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Why Small Business Is Divided Over Hiking the Minimum Wage

Raising the federal minimum wage to $9.50 would be bad for small businesses, yet almost half of small business owners support a hike, according to a new survey of about 600 owners published today by Wells Fargo (WFC) and Gallup.

Among the findings: Forty-seven percent of respondents, most of whom generate less than $2 million in annual revenue, said they would approve of a law setting the minimum wage at $9.50, even though 60 percent said the policy shift would hurt most small businesses. Support for higher wages was also at odds with findings that roughly 30 percent of respondents would cut staff and reduce worker benefits to offset higher wages.

What’s behind the discordant sentiments? After President Obama proposed raising the minimum wage to $9 from its current $7.25 by 2015, we reported on the increasing support for a wage hike among small business advocacy groups. Backers of a wage hike pointed to growing unease with the gap between the rich and poor, and a way to reduce worker turnover. Another practical-minded argument: Higher salaries for the lowest-paid workers could help boost consumer spending.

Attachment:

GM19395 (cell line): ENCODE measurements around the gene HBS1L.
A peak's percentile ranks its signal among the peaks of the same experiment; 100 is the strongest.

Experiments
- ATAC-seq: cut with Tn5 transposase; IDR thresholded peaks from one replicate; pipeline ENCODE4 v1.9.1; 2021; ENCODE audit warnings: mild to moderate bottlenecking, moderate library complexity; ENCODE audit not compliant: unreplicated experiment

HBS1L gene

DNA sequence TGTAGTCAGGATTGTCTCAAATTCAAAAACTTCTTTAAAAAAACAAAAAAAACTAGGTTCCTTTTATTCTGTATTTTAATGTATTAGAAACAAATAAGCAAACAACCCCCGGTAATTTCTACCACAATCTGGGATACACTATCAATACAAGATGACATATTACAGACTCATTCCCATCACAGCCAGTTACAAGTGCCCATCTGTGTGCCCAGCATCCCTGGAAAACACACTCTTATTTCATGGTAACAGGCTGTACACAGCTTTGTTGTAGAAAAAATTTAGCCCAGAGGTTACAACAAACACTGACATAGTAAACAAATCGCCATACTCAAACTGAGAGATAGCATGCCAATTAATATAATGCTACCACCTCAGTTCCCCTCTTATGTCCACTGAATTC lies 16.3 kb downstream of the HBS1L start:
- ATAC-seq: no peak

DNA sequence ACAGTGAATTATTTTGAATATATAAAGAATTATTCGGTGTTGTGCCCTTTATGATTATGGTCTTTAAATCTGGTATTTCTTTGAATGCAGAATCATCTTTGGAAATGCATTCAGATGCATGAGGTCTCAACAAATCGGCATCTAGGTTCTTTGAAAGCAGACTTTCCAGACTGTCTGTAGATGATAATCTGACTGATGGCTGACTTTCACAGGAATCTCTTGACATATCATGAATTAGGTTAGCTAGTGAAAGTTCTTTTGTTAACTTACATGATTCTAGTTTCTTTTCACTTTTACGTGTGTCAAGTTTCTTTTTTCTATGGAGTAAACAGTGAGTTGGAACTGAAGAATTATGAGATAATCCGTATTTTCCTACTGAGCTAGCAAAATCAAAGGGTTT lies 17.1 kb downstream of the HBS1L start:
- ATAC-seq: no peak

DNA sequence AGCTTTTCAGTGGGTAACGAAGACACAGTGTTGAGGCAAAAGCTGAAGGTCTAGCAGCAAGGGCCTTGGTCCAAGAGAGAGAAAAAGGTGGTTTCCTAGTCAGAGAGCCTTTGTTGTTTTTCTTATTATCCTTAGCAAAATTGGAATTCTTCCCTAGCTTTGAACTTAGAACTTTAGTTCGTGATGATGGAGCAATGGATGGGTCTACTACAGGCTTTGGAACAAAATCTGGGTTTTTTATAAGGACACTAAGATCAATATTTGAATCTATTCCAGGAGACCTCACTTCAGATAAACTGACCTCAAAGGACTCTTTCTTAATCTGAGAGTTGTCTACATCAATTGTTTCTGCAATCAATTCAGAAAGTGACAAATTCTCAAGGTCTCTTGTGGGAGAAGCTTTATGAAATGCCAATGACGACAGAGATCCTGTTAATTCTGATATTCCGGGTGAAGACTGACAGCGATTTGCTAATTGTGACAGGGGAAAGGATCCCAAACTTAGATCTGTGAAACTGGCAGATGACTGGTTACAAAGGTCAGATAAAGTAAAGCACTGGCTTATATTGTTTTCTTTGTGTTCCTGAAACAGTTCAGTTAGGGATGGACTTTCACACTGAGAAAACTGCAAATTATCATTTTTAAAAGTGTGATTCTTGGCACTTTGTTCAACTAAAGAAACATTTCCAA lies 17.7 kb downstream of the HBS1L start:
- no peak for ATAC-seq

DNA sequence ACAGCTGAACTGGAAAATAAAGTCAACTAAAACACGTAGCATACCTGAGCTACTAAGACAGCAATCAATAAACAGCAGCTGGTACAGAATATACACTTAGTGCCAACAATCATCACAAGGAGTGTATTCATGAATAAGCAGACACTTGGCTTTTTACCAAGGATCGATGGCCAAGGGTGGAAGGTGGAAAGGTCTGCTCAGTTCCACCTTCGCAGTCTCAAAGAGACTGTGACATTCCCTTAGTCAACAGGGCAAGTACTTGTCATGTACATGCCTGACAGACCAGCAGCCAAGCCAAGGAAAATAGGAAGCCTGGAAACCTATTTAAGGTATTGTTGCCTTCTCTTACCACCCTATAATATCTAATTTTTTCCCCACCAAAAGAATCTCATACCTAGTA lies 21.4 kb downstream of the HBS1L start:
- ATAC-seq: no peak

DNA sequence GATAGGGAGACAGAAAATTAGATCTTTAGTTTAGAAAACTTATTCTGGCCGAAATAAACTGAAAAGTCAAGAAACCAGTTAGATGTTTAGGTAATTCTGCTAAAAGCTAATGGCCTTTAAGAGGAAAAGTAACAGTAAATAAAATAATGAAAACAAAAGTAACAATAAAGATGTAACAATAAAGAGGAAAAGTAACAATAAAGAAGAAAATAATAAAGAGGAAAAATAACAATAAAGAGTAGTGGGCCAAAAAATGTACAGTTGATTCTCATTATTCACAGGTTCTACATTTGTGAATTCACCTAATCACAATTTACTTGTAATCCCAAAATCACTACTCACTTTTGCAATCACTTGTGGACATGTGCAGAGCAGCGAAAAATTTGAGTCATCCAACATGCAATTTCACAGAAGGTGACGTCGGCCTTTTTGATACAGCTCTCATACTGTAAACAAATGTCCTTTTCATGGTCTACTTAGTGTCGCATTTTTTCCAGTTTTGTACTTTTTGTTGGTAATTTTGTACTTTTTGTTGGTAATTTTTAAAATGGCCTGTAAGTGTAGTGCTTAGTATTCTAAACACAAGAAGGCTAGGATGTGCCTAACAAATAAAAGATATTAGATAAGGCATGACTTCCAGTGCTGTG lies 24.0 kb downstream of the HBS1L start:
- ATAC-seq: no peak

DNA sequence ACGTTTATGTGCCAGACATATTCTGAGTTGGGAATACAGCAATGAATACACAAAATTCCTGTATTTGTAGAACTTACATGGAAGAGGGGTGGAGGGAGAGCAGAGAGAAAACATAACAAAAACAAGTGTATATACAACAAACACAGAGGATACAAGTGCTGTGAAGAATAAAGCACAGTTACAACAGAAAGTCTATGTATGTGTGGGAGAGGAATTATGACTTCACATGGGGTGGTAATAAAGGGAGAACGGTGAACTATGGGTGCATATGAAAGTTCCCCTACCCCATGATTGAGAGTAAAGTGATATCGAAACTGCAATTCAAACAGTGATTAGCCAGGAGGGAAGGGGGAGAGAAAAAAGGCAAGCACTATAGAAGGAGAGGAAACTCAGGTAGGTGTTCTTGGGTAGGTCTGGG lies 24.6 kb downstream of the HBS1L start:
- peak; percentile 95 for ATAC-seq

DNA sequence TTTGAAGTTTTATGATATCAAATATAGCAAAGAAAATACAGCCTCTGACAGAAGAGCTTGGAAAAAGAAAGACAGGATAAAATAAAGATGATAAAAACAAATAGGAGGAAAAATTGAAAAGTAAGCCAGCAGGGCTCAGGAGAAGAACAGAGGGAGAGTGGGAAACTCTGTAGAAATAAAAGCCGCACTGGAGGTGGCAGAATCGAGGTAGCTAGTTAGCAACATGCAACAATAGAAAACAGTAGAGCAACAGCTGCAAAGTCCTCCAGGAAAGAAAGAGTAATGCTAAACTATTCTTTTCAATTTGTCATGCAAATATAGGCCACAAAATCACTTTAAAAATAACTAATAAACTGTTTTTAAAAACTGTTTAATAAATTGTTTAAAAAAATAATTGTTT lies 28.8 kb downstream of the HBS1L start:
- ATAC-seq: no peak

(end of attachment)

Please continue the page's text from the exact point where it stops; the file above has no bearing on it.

It’s worth noting that increasing the minimum wage would mostly affect companies in industries accustomed to paying low wages, such as fast-food restaurants. That helps explain why the International Franchise Association has opposed efforts to raise the minimum wage. It also means that many small business owners won’t be directly affected by the issue—a point worth remembering when supporters and opponents of a wage hike say they speak for small business owners.

Clark is a reporter for Bloomberg Businessweek.

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